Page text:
But SDCC's exhibit hall is overwhelming and it's easy for the new and independent to get lost. At Dragon*Con, you'll find most of the comic book creators in the artist alley, which is actually in a different hotel then the exhibit hall. Because the artist alley is a separate entity, it's easy to navigate. It's also really easy to chat with the artists.

Chandra Free, creator of The God Machine, has been going to Dragon*Con for six years, three as a professional, and also attends San Diego Comic-Con. She says that the Atlanta convention is her favorite as it allows her to maintain a “direct connection with her fans. This year at Dragon*Con, she was able to do her first solo panel.

“It's full-on geek, dork, nerd love altogether in this one place and it seems so honest and heartfelt,” she says. “The sincerity of Dragon*Con is very apparent.”

Nathan Fillion at SDCC 2011; Credit: Dianne Garcia

Nathan Fillion at SDCC 2011; Credit: Dianne Garcia

Best Convention for Pop Culture: San Diego Comic-Con

When you walk around San Diego Gaslamp Quarter during SDCC, you'll notice plenty of signs advertising the convention as “celebrating the popular arts.”

The schedule at San Diego Comic-Con reflects whatever happens to be the hot thing of the moment. Hall H is reserved for potential blockbuster films. Ballroom 20 is home to panels for the most popular television series. Celebrities float in and out of the convention hall as they head from hotel rooms to panels to press conferences and roundtable sessions. There are parties with red carpets and paparazzi and TV crews hanging out on corners.

If watching the glitzy chaos of the entertainment industry unfold while hanging out two hours away from Hollywood is your thing, then you'll want to go to San Diego Comic-Con.

Daft Steampunk!; Credit: Liz Ohanesian

Daft Steampunk!; Credit: Liz Ohanesian

Best Convention for Alternative Culture: Dragon*Con

While Dragon*Con certainly has its share of pop culture icons in attendance– both William Shatner and Carrie Fisher were on hand this year — its focus isn't on the big names.

Dragon*Con has tapped into something very special about the convention circuit. The organizers are obviously aware that fan culture doesn't have to revolve around the hot properties of the moment. As a result, the convention has a much broader representation of what's come to be known as geek culture. You can check out panels on everything from BDSM to Wikileaks. There are whole tracks of programming dedicated to podcasting and even filking. The music programming at Dragon*Con is far from mainstream, but the artists they book clearly have cultivated large and passionate followings. This is truly a convention that embraces alternative culture.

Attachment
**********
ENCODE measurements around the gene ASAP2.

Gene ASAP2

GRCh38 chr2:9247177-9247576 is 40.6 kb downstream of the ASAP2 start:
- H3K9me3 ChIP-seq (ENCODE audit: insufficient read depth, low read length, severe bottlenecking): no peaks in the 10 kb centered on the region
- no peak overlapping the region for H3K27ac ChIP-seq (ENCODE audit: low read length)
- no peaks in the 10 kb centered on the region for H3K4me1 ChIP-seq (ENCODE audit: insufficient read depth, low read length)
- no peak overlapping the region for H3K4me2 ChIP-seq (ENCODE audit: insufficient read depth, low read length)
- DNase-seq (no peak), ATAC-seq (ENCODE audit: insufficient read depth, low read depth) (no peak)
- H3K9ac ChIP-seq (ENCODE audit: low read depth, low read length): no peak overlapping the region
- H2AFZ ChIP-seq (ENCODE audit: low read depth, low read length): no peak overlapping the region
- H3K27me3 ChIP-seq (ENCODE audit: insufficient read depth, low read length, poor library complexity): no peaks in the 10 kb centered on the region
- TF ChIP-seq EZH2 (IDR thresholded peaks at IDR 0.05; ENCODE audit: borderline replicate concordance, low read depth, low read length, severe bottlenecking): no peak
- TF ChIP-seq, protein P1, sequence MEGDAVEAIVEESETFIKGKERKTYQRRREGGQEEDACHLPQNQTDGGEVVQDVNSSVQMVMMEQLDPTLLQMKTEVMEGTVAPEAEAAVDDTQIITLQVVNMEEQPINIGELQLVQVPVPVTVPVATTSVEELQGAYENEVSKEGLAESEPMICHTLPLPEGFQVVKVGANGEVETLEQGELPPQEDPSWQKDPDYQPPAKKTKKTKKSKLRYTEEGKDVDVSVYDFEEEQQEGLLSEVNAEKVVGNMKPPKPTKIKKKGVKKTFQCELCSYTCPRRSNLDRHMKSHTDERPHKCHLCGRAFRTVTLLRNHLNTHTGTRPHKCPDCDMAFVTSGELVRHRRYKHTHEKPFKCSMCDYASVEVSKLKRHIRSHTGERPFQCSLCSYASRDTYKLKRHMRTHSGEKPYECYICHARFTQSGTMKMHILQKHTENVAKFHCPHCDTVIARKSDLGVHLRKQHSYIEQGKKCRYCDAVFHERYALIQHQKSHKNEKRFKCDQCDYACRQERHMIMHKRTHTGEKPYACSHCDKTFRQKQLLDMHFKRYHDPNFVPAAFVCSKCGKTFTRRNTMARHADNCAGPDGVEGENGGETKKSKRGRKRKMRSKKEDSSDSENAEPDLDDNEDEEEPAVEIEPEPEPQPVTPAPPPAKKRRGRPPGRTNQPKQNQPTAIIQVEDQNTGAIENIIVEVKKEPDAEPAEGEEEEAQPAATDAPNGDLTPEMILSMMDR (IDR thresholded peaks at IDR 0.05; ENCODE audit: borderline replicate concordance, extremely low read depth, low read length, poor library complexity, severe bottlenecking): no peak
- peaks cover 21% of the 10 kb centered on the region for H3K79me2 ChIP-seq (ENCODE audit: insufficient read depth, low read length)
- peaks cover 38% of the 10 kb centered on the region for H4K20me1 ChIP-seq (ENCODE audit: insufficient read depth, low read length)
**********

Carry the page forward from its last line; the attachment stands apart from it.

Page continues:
My Pick: Dragon*Con

A lot of my friends have referred to SDCC as the “work” convention and Dragon*Con as the “fun” convention. I want to take that a step further.

While I enjoy both conventions, Dragon*Con is more my speed. I'm not interested in superhero movies or Glee. I like checking out cool things in the exhibit halls, but I don't actually shop much at conventions. And while I can appreciate a creative marketing campaign, I get incredibly annoyed when bombarded with ads at virtually every turn I take. My taste in entertainment leans towards the things that aren't hyped and I was able to find more of what genuinely interests me at Dragon*Con.

What I love about conventions, is hanging out with people, making new friends and bonding over some shared interest that a lot of other people might find odd. At Dragon*Con, I was able to do what I love most at conventions and only that. I went to small panels where fans had a great chance to interact with each other. I met a lot of intelligent and creative people and came back with new pals. At Dragon*Con there's a real sense that everyone is welcome and everyone is accepted, just as long as you return the sentiments. Even in the convention scene, this can be hard to find.